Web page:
Frequency-dependent properties of the tectorial membrane facilitate energy transmission and amplification in the cochlea

Research output: Contribution to journalArticle

Abstract

The remarkable sensitivity, frequency selectivity, and dynamic range of the mammalian cochlea relies on longitudinal transmission of minuscule amounts of energy as passive, pressure-driven, basilar membrane (BM) traveling waves. These waves are actively amplified at frequency-specific locations by a mechanism that involves interaction between the BM and another extracellular matrix, the tectorial membrane (TM). From mechanical measurements of isolated segments of the TM, we made the important new (to our knowledge) discovery that the stiffness of the TM is reduced when it is mechanically stimulated at physiologically relevant magnitudes and at frequencies below their frequency place in the cochlea. The reduction in stiffness functionally uncouples the TM from the organ of Corti, thereby minimizing energy losses during passive traveling-wave propagation. Stiffening and decreased viscosity of the TM at high stimulus frequencies can potentially facilitate active amplification, especially in the high-frequency, basal turn, where energy loss due to internal friction within the TM is less than in the apex. This prediction is confirmed by neural recordings from several frequency regions of the cochlea.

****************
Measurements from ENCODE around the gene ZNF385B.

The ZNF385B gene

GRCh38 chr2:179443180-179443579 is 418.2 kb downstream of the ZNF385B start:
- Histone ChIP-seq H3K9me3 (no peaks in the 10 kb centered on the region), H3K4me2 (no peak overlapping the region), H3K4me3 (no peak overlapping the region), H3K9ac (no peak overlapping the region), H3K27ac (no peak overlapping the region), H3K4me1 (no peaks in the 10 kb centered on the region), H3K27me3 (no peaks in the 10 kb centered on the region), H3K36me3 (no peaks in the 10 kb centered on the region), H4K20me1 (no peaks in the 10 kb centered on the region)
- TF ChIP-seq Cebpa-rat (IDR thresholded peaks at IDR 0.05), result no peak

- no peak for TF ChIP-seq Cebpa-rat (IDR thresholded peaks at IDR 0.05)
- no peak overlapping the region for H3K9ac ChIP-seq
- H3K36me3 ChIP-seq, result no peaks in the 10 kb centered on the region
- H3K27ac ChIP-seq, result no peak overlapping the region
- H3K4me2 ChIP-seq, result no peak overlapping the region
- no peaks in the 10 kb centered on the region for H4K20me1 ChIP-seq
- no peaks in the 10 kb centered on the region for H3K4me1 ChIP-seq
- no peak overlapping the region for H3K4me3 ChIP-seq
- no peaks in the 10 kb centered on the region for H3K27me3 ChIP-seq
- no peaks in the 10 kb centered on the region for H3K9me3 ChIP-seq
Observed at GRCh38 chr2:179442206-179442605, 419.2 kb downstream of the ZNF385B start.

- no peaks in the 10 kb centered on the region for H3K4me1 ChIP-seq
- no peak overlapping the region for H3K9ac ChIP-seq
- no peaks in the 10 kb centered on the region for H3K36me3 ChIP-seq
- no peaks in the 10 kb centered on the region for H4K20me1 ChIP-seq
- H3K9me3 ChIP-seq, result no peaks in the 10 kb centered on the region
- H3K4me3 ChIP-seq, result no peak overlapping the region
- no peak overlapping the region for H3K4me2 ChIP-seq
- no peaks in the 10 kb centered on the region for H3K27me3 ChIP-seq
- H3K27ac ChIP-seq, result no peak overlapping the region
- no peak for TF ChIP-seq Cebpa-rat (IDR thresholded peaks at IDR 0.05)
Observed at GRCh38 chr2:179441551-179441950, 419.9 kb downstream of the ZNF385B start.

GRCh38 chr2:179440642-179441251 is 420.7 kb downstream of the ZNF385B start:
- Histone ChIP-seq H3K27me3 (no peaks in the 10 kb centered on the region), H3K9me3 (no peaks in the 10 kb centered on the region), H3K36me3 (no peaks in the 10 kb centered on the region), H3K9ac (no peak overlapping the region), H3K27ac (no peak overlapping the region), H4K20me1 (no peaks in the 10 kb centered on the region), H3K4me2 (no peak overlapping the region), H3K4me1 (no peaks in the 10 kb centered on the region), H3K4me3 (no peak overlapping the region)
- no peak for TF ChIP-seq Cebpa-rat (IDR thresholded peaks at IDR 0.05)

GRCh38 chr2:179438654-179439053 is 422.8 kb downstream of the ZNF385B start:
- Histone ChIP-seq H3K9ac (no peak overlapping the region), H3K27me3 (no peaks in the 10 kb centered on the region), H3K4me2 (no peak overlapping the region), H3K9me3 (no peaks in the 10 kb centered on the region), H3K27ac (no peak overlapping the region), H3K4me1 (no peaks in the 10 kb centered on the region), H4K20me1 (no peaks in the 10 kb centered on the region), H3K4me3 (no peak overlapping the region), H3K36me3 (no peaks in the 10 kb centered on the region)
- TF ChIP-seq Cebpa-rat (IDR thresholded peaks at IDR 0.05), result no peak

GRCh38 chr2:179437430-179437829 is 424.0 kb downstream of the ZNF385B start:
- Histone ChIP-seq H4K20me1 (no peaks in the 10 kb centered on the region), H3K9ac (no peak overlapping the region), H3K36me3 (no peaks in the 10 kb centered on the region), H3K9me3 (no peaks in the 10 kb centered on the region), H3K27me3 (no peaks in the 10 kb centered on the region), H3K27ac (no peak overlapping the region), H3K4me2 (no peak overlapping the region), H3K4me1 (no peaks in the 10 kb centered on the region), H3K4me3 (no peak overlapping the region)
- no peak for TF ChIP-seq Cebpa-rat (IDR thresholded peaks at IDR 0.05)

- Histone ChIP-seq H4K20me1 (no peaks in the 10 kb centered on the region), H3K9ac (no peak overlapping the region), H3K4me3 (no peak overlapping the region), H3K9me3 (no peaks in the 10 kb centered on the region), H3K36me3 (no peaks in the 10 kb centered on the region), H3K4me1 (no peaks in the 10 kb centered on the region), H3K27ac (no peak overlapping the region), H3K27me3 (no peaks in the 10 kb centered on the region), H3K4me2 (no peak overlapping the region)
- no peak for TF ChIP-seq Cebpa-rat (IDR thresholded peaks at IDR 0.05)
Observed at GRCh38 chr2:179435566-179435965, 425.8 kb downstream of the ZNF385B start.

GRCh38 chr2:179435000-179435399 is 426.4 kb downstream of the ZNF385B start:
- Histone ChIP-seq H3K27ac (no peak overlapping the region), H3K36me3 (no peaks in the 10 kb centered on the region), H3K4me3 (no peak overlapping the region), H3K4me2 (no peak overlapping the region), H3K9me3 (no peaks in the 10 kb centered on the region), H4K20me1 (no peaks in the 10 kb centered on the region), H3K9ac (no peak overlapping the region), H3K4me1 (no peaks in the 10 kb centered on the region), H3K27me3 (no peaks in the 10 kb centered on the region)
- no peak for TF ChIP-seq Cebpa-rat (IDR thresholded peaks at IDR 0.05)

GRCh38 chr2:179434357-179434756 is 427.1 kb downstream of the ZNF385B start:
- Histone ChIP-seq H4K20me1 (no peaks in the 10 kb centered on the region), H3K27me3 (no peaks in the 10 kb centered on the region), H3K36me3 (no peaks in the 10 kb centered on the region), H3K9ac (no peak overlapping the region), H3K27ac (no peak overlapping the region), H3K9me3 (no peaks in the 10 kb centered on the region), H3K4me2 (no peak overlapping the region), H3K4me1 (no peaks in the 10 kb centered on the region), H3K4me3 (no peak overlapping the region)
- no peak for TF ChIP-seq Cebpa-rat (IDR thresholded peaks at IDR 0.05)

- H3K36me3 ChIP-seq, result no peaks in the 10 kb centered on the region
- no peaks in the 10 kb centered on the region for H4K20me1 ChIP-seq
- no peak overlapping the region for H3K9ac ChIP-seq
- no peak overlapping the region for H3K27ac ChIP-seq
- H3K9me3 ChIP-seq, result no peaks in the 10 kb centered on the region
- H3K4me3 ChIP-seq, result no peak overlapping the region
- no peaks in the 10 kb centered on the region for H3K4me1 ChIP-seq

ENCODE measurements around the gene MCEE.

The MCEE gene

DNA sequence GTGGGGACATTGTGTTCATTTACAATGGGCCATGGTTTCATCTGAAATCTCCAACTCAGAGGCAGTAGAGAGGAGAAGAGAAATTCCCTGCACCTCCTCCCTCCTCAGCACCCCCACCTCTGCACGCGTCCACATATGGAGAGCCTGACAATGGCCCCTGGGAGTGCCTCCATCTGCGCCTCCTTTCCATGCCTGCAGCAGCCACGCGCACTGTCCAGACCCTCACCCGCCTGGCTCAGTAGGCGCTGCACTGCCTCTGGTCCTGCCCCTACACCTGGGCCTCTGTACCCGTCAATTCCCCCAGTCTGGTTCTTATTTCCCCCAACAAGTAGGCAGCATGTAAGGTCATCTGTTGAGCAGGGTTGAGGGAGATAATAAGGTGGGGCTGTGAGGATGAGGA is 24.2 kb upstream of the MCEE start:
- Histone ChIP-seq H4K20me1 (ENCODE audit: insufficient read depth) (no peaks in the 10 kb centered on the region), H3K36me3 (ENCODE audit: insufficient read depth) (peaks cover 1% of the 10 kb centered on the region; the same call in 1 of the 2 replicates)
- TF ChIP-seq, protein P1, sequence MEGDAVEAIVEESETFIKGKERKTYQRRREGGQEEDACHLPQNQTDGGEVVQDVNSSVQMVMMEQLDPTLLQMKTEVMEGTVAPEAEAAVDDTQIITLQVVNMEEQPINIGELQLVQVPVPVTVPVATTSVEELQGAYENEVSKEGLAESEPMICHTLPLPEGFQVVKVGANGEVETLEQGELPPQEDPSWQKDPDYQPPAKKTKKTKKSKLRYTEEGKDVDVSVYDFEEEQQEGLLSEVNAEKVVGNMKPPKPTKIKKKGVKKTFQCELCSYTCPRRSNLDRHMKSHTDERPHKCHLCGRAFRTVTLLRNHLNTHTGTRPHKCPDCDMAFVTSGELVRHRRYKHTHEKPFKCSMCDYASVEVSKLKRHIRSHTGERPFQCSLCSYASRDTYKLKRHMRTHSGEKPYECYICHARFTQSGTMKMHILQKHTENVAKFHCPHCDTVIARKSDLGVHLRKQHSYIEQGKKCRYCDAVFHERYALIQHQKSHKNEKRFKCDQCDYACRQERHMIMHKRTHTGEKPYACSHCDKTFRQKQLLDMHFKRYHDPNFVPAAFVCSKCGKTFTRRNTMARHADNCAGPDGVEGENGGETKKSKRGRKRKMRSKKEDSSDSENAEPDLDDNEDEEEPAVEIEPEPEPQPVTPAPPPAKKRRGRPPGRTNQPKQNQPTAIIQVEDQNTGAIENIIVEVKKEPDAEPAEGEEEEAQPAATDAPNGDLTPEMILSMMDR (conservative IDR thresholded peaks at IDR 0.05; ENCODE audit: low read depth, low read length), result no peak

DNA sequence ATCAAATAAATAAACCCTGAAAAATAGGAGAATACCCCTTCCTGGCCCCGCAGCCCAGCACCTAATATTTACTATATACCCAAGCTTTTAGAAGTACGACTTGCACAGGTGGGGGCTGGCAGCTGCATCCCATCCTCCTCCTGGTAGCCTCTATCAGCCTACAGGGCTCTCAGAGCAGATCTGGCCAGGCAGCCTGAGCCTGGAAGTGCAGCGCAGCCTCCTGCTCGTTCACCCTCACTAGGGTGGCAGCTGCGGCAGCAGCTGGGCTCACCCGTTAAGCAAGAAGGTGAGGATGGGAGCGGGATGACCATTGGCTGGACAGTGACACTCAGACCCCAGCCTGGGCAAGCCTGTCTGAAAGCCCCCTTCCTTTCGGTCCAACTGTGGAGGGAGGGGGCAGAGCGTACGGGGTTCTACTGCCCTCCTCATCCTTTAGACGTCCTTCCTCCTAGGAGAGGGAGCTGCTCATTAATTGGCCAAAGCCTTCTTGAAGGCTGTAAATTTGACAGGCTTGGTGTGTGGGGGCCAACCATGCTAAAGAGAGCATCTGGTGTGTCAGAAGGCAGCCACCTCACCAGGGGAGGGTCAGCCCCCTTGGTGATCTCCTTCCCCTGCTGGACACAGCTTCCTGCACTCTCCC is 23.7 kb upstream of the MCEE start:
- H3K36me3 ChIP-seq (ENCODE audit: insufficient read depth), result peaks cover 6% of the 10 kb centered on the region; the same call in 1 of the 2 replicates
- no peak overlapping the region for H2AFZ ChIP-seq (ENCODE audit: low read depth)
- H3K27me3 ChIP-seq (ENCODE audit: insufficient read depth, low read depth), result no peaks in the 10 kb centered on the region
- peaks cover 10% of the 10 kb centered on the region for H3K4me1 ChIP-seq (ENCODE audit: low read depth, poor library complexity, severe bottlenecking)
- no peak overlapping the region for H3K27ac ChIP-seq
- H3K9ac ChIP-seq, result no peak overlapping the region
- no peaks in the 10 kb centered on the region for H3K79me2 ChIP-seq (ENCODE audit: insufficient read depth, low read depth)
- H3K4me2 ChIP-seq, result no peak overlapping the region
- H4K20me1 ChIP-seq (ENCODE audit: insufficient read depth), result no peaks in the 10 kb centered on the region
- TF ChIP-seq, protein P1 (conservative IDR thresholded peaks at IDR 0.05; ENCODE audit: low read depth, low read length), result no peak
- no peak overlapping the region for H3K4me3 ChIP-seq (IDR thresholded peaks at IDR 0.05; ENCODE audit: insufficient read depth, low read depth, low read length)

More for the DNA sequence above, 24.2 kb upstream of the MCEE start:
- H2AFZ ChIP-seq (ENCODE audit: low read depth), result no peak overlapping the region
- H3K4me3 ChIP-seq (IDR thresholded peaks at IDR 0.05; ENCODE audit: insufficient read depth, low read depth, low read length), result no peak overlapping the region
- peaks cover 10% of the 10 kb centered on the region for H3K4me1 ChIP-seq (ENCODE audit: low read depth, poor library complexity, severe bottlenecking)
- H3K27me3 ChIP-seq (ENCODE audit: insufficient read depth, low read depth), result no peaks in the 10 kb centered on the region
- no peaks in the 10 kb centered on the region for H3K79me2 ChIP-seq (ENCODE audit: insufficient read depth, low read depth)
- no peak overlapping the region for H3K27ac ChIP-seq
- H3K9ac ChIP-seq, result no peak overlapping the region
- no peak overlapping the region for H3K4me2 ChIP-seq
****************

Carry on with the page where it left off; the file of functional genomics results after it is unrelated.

Original languageEnglish
Pages (from-to)1357-1366
Number of pages10
JournalBiophysical Journal
Volume104
Issue number6
Publication statusPublished - 19 Mar 2013

Fingerprint Dive into the research topics of 'Frequency-dependent properties of the tectorial membrane facilitate energy transmission and amplification in the cochlea'. Together they form a unique fingerprint.

Cite this